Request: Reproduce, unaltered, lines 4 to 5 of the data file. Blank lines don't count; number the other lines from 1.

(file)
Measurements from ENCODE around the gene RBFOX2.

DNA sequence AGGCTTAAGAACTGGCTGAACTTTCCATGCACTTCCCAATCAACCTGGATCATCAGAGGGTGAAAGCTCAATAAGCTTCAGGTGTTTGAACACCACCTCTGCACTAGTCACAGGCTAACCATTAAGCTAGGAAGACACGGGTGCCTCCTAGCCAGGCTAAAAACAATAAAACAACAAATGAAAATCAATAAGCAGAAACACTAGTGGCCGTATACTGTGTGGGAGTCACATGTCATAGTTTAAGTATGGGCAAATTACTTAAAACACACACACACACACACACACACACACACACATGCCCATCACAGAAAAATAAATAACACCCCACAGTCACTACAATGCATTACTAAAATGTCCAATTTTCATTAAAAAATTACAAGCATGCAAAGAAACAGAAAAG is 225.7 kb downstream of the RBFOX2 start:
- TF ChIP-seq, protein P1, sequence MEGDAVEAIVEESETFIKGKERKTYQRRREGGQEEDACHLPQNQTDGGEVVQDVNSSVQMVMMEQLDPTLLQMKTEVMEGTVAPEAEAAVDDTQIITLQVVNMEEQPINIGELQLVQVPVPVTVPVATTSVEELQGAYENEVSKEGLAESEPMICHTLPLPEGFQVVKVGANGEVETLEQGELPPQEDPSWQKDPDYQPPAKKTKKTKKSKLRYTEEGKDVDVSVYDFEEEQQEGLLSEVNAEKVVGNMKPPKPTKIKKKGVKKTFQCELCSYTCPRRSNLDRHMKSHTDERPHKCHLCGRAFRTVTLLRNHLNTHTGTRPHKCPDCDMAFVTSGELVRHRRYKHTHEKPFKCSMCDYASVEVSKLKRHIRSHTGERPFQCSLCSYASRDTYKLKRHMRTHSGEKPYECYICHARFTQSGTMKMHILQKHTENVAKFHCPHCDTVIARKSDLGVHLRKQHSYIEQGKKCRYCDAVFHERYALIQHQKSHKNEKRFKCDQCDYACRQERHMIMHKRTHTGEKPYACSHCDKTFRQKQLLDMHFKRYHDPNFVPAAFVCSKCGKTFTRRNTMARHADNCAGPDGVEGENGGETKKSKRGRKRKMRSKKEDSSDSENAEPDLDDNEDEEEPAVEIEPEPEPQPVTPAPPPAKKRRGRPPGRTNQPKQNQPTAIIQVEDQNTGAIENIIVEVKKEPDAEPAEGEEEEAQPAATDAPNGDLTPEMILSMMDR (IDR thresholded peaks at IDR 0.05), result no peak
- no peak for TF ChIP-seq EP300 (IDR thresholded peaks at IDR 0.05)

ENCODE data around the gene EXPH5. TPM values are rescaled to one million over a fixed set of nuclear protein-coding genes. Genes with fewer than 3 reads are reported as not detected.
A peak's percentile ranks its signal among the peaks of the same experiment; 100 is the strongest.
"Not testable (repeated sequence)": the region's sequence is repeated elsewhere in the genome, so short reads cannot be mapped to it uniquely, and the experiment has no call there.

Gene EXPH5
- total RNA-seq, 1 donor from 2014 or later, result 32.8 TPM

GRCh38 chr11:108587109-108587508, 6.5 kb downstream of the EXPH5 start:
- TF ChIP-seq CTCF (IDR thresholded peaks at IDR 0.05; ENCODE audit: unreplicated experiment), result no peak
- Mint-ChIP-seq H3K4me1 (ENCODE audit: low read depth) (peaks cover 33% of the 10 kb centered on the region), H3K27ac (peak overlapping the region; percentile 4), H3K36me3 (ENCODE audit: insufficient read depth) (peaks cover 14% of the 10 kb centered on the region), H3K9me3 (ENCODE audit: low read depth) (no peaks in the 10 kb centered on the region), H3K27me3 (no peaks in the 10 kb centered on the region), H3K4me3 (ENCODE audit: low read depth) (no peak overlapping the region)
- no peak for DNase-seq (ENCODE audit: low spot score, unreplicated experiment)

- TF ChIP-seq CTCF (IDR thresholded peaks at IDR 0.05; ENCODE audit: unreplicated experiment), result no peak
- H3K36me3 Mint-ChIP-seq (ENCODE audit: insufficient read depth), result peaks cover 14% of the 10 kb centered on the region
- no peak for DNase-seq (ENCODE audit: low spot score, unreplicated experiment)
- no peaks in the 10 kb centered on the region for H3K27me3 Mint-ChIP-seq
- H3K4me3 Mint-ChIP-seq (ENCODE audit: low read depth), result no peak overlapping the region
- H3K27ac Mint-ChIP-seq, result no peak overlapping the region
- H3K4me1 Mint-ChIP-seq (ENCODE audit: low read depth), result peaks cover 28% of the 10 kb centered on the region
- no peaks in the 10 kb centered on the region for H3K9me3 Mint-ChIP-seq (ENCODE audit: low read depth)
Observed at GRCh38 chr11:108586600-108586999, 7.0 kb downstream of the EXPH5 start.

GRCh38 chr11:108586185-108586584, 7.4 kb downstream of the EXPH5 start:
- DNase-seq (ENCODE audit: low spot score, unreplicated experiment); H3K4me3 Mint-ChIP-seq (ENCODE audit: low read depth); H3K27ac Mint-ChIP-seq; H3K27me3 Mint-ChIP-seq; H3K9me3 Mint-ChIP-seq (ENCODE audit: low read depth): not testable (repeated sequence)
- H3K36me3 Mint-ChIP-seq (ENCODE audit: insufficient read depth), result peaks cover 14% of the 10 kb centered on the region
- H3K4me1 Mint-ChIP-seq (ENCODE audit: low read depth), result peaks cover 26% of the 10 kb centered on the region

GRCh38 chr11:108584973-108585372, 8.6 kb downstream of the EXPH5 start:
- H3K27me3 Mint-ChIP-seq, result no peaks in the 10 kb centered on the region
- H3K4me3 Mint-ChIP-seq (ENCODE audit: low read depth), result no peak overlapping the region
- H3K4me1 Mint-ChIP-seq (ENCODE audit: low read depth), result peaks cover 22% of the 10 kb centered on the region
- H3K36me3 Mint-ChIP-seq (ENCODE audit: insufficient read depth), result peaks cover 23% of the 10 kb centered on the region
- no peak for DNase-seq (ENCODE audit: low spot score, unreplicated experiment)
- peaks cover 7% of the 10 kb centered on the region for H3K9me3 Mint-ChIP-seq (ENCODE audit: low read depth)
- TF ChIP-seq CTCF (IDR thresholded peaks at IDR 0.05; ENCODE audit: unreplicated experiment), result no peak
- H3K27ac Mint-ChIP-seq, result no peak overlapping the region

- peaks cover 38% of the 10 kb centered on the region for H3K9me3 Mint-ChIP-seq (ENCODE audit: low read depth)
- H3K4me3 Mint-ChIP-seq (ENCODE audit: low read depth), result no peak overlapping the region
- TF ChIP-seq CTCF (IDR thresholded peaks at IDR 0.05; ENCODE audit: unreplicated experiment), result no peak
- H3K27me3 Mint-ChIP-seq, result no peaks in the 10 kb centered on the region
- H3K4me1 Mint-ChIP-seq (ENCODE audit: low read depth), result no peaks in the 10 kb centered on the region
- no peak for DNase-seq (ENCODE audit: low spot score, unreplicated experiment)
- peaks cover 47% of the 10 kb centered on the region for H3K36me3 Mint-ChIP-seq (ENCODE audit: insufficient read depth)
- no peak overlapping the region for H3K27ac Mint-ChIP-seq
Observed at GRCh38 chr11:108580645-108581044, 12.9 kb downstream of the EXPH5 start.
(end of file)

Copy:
- no peak for TF ChIP-seq EP300 (IDR thresholded peaks at IDR 0.05)

ENCODE data around the gene EXPH5. TPM values are rescaled to one million over a fixed set of nuclear protein-coding genes. Genes with fewer than 3 reads are reported as not detected.